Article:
• To care for a child of an employee who is under the age of 18 if the child’s school or place of care has been closed, or the child-care provider is unavailable, due to a coronavirus.

Paid FMLA begins after an employee uses the two weeks of emergency paid sick leave (or unpaid leave if the employee does not qualify for emergency paid sick leave) and is paid at no less than two-thirds of the employee’s usual pay.  The amount paid to an employee is capped at $200 per day or $10,000 in total.  As with the emergency paid sick leave, employers pay the FMLA wages and are reimbursed through a tax credit.  There is a limited exception to paid FMLA leave for employers of less than 50 who can prove complying with the law will threaten the economic viability of their business.   

In a typical workers’ compensation case if your case was accepted by the workers’ compensation carrier and your workers’ compensation doctor indicated you could not work, you would be paid total temporary disability (TTD). The amount of those payments would equal two thirds your gross pay, the maximum amount is $1251.27 per week. If your workers compensation case was denied, you would then apply for state disability (SSDI) through the EDD. Those payments would equal 60% of your gross pay and the maximum weekly amount is $1,252.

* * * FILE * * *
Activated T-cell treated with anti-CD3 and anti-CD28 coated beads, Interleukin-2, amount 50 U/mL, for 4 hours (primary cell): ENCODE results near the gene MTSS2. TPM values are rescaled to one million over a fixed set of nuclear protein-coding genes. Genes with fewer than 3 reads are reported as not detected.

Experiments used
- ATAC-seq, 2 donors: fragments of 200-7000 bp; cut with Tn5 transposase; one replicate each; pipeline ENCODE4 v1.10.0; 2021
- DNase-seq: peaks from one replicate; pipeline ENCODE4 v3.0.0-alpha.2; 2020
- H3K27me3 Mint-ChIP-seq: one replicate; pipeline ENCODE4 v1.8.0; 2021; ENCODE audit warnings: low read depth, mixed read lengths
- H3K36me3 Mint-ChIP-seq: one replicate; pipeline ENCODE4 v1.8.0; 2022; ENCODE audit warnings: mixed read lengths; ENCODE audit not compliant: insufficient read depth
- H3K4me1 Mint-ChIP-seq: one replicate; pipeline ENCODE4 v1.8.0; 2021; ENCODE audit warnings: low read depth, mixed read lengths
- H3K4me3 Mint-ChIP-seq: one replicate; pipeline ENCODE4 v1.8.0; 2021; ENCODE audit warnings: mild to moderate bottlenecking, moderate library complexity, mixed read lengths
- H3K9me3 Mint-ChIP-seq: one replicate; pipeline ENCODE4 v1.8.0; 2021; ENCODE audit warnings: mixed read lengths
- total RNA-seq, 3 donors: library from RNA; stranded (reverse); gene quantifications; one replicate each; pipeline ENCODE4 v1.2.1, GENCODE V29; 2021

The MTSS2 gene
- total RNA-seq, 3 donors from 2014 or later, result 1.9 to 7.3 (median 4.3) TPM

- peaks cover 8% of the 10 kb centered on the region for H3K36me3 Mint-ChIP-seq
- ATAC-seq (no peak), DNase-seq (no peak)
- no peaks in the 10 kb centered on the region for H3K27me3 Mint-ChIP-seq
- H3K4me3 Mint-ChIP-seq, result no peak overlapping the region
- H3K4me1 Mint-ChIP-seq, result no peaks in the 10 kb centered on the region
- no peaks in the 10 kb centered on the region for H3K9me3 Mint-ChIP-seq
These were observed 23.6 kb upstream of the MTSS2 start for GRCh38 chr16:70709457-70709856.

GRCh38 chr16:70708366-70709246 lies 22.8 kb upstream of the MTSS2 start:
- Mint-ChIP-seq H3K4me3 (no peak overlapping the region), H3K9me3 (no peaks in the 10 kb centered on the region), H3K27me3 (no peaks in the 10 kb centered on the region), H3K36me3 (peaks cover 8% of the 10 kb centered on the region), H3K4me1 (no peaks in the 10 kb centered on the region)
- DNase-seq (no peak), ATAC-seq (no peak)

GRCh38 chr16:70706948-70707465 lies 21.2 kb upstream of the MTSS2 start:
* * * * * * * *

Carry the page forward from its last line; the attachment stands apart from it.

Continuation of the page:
Thus, if you contracted the coronavirus at work, an employee should take advantage of Families First Coronavirus Response Act for the first 12 weeks of the illness, since you would be paid your full wages for the first two weeks and then two thirds of your wages for the next 10 weeks without a maximum cap. Thereafter, if you were still ill and unable to work, you could commence workers’ compensation temporary disability benefits.